Before choosing a therapist, ask these questions:
People who struggle with mental health issues, notice worrisome changes in their thoughts, behavior or relationships, or simply need someone to talk to, can consult a licensed mental health professional online at ThriveTalk right now. ThriveTalk has a team of compassionate therapists who can help you to cope successfully with your issues.
Narrative therapy is a collaborative, non-judgemental method of psychotherapy that helps clients to rewrite the dominant story in their life. Many people who receive care are empowered to improve their self-identity. Individuals who are affected by mental, emotional, or behavioral health issues may benefit from working with a qualified narrative therapist. Narrative therapy may provide the new perspective they need to approach the future with optimism.
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Australian Institute of Professional Counselors. (2010, February 22). Theoretical principles of narrative therapy. Retrieved from http://www.counsellingconnection.com/index.php/2010/02/22/theoretical-principles-of-narrative-therapy/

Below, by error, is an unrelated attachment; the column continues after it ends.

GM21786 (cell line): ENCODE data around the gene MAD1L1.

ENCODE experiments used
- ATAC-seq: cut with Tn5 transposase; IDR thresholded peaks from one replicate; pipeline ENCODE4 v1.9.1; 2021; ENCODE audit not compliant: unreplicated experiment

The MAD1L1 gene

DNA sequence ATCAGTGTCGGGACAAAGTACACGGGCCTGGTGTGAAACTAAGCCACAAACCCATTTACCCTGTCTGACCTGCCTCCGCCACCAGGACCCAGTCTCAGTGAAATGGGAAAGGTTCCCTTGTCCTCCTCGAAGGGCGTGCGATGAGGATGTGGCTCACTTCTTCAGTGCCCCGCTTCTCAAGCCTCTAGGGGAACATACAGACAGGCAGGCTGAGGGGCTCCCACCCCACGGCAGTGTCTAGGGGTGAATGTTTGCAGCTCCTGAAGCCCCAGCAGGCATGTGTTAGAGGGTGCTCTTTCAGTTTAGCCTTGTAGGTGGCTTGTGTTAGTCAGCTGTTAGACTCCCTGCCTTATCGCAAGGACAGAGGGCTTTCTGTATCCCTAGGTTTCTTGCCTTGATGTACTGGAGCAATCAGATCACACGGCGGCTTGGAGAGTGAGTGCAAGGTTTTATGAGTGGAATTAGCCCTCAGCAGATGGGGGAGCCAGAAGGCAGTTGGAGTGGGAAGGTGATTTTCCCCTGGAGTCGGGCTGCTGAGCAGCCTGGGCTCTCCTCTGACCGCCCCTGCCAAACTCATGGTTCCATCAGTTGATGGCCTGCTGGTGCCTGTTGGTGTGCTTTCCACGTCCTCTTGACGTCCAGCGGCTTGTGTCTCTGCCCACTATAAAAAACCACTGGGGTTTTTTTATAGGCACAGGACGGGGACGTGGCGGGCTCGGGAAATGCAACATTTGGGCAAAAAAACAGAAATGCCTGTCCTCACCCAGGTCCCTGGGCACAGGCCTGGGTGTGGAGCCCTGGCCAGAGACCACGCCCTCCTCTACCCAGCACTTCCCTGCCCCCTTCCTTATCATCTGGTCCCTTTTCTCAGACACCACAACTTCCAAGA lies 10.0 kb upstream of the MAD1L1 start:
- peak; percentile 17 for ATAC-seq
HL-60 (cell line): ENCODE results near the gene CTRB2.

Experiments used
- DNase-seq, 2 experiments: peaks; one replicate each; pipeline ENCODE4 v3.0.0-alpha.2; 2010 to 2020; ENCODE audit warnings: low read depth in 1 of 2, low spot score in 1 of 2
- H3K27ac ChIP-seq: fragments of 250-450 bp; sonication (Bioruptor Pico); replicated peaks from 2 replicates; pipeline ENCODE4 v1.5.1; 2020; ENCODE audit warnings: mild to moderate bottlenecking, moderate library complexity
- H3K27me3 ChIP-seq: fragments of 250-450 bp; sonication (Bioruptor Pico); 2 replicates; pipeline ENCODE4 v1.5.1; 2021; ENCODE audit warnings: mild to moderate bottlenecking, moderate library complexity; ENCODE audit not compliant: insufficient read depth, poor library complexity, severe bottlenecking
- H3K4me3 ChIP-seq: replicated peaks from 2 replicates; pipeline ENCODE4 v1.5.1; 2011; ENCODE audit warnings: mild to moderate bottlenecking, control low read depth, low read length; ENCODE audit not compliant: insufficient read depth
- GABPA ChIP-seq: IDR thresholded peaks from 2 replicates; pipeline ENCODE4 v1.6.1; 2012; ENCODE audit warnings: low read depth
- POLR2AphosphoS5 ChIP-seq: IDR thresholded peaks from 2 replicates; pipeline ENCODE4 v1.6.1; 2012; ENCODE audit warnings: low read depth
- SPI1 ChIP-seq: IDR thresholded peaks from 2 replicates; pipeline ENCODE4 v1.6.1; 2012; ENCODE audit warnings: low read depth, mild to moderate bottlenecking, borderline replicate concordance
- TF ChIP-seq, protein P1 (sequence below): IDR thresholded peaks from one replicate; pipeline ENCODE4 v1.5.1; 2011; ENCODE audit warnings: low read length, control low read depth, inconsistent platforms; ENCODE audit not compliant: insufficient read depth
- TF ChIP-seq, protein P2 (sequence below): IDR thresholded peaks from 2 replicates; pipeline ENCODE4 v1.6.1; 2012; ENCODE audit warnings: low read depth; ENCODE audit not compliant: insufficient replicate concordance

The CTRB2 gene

Krauss Whitbourne, S. (2011, August 8). 13 qualities to look for in an effective therapist. Psychology Today. Retrieved from https://www.psychologytoday.com/us/blog/fulfillment-any-age/201108/13-qualities-look-in-effective-psychotherapist
Narrative therapy. (n.d.). Retrieved from https://www.addiction.com/a-z/narrative-therapy/
Narrative therapy. (June 18, 2018). Retrieved from https://www.goodtherapy.org/learn-about-therapy/types/narrative-therapy
Psychology Today. (n.d.). Narrative therapy. Retrieved from https://www.psychologytoday.com/us/therapy-types/narrative-therapy
What is narrative therapy? (n.d.). Retrieved from https://dulwichcentre.com.au/what-is-narrative-therapy/
Zimmerman, J. & Beaudoin, M.N. (2015). Neurobiology for your narrative: How brain science can influence narrative work. Journal of Systemic Therapies, 34(2), Retrieved from http://www.narrativetherapycentre.com/Documents/jst_Zimmerman_Beaudoin_NeuroscienceNarrative.pdf